Pachysandra will look good in a vase all winter. Photo by Henry Homeyer.

ries. It’s all part of having a diverse source of food for our wild friends. Two invasive plants, Japanese barberry and winged euonymus, are also displaying bright berries at this time of year. And although I recommend pulling out both from your landscape, cutting branches now to put in a vase will reduce the number of berries available for birds. And it is the birds that distribute seeds into the woods, spreading those invasive plants. If you are looking for green to add to a vase, white pine, balsam fir and blue spruce all do well. Canadian hemlock (the one that has short, soft needles) is said to be not as good as the others, tending to drop needles sooner than the others. But for my purposes, I find it just fine. In summer we want pink, white and purple flowers in our vases, but in winter browns can be nice in a vase, too. Beech trees are still holding their leaves, or at least the young trees do. Many oaks still have leaves, too. If you put them in a vase, don’t bother with water. Add other dry flowers or grasses. My peegee hydrangea is still displaying blossoms, and I might pick a few more to use indoors. Each year I pick the pink blossoms before frost, and they keep their color quite well. Now they are brownish, but still better than nothing. Again, no water in the vase. Dry grasses are good to appreciate outdoors in winter, swaying gently in the wind. But indoors they are just as handsome. I like my fountain grass, Morning Light. It is a tall grass, but can be cut to fit in with other items of any height. A walk through a field can yield lots of dry flowers from goldenrod and Joe Pye weed to field spirea and willow stems. Making a winter arrangement is different than a summer arrangement, and you may have to adjust your attitude a little bit about what you expect. Enjoy whatever you can find! Henry is a UNH Master Gardener and the author of four gardening books. His email is henry.homeyer@comcast.net.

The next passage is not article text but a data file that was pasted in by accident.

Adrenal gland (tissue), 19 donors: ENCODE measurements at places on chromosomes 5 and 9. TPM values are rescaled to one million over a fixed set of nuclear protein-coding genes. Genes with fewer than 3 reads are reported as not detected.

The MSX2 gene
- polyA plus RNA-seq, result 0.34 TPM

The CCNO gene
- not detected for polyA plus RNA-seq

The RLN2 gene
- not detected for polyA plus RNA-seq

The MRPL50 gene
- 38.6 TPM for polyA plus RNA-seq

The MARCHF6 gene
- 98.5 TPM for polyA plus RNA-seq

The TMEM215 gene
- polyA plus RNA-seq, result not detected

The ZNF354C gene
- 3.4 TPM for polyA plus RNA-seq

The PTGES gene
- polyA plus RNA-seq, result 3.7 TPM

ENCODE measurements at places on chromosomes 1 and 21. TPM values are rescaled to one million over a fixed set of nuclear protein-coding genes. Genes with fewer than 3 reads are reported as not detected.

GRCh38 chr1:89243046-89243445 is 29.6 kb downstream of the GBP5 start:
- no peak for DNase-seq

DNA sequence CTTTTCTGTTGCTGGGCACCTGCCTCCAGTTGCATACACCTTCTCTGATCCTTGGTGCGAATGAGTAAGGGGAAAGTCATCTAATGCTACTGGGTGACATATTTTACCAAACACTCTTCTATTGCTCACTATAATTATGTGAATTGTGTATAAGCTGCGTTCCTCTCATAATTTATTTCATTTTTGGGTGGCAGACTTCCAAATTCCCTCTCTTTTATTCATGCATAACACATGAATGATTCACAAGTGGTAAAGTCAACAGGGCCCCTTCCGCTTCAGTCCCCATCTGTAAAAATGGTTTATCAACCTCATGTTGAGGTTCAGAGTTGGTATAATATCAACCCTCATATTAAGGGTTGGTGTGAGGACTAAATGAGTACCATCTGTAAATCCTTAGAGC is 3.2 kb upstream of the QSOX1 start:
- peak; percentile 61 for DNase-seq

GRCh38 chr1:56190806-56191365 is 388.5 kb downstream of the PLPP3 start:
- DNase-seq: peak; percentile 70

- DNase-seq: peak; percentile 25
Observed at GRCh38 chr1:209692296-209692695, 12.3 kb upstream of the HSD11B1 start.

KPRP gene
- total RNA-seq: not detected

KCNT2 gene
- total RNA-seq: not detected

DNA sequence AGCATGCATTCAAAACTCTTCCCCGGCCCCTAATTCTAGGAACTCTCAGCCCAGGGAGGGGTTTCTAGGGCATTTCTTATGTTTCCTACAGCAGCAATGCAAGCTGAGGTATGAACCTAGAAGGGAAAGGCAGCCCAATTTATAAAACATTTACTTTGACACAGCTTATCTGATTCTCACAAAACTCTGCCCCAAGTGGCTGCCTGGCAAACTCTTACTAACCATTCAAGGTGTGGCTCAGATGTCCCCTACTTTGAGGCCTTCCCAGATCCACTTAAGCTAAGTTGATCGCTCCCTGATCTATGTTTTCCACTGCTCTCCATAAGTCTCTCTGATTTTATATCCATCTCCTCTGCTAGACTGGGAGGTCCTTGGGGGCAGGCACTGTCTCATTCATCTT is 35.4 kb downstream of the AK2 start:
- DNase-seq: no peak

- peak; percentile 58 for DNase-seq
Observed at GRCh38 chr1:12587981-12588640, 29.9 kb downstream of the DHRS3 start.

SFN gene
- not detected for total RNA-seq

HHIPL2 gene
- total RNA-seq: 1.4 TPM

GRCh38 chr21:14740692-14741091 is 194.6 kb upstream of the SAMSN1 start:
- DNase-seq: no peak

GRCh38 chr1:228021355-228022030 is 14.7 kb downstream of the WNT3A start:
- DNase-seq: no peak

INSIDE/OUTSIDE CAR TALK

Husband has a habit of popping the hood